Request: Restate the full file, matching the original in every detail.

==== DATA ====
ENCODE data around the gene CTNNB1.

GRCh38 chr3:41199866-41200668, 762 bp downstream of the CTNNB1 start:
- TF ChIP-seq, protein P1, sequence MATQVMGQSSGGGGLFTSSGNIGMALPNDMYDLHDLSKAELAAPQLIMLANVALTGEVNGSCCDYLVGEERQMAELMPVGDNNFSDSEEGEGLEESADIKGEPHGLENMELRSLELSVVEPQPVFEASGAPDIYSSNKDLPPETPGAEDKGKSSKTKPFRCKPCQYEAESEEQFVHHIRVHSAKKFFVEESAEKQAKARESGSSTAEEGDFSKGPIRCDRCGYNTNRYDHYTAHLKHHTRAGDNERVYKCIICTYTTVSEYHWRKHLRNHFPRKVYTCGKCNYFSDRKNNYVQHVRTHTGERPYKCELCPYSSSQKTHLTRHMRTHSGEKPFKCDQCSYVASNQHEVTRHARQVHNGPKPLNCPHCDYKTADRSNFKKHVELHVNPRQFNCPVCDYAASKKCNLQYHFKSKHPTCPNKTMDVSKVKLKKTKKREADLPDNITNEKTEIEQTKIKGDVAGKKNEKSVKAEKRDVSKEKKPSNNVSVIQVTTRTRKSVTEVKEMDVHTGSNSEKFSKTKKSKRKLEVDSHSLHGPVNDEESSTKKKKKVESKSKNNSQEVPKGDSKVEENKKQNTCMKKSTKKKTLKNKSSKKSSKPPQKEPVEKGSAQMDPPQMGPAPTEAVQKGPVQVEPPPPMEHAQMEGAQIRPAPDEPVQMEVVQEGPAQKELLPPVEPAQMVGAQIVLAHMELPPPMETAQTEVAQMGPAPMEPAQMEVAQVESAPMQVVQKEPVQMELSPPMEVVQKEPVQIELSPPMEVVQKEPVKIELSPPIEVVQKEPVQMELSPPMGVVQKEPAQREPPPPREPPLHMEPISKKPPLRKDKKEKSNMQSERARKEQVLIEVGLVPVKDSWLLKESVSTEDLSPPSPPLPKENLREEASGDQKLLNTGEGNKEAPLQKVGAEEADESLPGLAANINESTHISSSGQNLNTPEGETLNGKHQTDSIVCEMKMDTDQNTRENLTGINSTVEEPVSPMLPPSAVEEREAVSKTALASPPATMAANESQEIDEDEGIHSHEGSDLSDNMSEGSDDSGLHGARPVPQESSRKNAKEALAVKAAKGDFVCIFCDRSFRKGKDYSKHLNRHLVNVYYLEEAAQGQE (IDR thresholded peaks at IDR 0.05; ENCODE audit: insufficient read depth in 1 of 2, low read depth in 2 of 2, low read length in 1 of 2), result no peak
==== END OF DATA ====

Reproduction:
ENCODE data around the gene CTNNB1.

GRCh38 chr3:41199866-41200668, 762 bp downstream of the CTNNB1 start:
- TF ChIP-seq, protein P1, sequence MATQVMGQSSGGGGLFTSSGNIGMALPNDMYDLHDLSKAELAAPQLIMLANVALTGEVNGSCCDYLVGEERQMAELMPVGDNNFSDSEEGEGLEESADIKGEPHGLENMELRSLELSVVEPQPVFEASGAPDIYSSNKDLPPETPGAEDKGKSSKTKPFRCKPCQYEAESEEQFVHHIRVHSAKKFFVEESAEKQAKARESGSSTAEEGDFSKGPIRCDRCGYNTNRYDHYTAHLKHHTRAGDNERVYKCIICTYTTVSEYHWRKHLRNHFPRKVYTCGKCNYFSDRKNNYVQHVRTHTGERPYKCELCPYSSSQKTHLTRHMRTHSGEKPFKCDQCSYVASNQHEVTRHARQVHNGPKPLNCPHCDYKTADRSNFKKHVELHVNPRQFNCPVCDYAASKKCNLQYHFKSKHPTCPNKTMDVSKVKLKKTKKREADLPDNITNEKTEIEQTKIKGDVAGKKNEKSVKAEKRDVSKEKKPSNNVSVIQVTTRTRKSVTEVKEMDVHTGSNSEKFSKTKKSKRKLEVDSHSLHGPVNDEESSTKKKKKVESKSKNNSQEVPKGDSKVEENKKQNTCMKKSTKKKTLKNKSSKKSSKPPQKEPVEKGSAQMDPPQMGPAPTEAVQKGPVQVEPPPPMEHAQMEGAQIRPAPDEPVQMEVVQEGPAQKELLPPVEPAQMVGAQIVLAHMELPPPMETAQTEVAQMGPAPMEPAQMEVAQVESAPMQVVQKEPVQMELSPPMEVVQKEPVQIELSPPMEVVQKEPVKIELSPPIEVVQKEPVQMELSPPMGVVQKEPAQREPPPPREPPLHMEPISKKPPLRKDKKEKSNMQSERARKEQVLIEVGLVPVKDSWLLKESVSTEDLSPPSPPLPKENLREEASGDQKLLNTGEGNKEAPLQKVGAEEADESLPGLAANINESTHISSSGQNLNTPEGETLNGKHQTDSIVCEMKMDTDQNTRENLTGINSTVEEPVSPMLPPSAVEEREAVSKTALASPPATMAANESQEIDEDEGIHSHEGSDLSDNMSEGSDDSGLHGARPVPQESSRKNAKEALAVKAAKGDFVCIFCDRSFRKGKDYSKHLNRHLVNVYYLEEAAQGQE (IDR thresholded peaks at IDR 0.05; ENCODE audit: insufficient read depth in 1 of 2, low read depth in 2 of 2, low read length in 1 of 2), result no peak